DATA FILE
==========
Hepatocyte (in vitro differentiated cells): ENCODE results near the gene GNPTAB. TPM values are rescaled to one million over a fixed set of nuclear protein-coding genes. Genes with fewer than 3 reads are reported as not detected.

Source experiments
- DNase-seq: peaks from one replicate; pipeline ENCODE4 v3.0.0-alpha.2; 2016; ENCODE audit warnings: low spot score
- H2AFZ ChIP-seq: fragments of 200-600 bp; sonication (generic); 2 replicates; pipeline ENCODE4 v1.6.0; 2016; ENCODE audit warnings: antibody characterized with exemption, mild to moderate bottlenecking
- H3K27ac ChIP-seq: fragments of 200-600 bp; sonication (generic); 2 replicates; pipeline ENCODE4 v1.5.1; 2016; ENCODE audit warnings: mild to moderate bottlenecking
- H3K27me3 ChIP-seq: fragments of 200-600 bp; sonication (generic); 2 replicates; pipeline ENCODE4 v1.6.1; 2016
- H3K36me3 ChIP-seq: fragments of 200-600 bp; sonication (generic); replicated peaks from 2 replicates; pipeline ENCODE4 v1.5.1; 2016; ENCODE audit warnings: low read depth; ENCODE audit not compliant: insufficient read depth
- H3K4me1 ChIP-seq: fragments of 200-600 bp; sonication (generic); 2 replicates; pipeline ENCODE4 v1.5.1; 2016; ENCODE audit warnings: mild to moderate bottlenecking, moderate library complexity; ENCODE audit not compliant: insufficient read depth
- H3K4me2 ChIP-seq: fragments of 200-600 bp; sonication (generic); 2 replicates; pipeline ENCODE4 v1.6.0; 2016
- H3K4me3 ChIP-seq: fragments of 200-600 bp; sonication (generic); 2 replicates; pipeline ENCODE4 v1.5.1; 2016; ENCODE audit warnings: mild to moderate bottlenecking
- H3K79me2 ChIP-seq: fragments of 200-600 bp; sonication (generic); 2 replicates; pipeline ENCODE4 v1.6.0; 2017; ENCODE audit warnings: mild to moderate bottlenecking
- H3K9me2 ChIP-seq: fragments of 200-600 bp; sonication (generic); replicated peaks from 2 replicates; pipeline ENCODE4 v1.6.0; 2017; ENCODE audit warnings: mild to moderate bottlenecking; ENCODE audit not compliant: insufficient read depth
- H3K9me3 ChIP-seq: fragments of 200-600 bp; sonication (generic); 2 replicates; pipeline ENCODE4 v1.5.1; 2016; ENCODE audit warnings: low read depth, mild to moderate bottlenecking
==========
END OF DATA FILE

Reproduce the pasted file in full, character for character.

Hepatocyte (in vitro differentiated cells): ENCODE results near the gene GNPTAB. TPM values are rescaled to one million over a fixed set of nuclear protein-coding genes. Genes with fewer than 3 reads are reported as not detected.

Source experiments
- DNase-seq: peaks from one replicate; pipeline ENCODE4 v3.0.0-alpha.2; 2016; ENCODE audit warnings: low spot score
- H2AFZ ChIP-seq: fragments of 200-600 bp; sonication (generic); 2 replicates; pipeline ENCODE4 v1.6.0; 2016; ENCODE audit warnings: antibody characterized with exemption, mild to moderate bottlenecking
- H3K27ac ChIP-seq: fragments of 200-600 bp; sonication (generic); 2 replicates; pipeline ENCODE4 v1.5.1; 2016; ENCODE audit warnings: mild to moderate bottlenecking
- H3K27me3 ChIP-seq: fragments of 200-600 bp; sonication (generic); 2 replicates; pipeline ENCODE4 v1.6.1; 2016
- H3K36me3 ChIP-seq: fragments of 200-600 bp; sonication (generic); replicated peaks from 2 replicates; pipeline ENCODE4 v1.5.1; 2016; ENCODE audit warnings: low read depth; ENCODE audit not compliant: insufficient read depth
- H3K4me1 ChIP-seq: fragments of 200-600 bp; sonication (generic); 2 replicates; pipeline ENCODE4 v1.5.1; 2016; ENCODE audit warnings: mild to moderate bottlenecking, moderate library complexity; ENCODE audit not compliant: insufficient read depth
- H3K4me2 ChIP-seq: fragments of 200-600 bp; sonication (generic); 2 replicates; pipeline ENCODE4 v1.6.0; 2016
- H3K4me3 ChIP-seq: fragments of 200-600 bp; sonication (generic); 2 replicates; pipeline ENCODE4 v1.5.1; 2016; ENCODE audit warnings: mild to moderate bottlenecking
- H3K79me2 ChIP-seq: fragments of 200-600 bp; sonication (generic); 2 replicates; pipeline ENCODE4 v1.6.0; 2017; ENCODE audit warnings: mild to moderate bottlenecking
- H3K9me2 ChIP-seq: fragments of 200-600 bp; sonication (generic); replicated peaks from 2 replicates; pipeline ENCODE4 v1.6.0; 2017; ENCODE audit warnings: mild to moderate bottlenecking; ENCODE audit not compliant: insufficient read depth
- H3K9me3 ChIP-seq: fragments of 200-600 bp; sonication (generic); 2 replicates; pipeline ENCODE4 v1.5.1; 2016; ENCODE audit warnings: low read depth, mild to moderate bottlenecking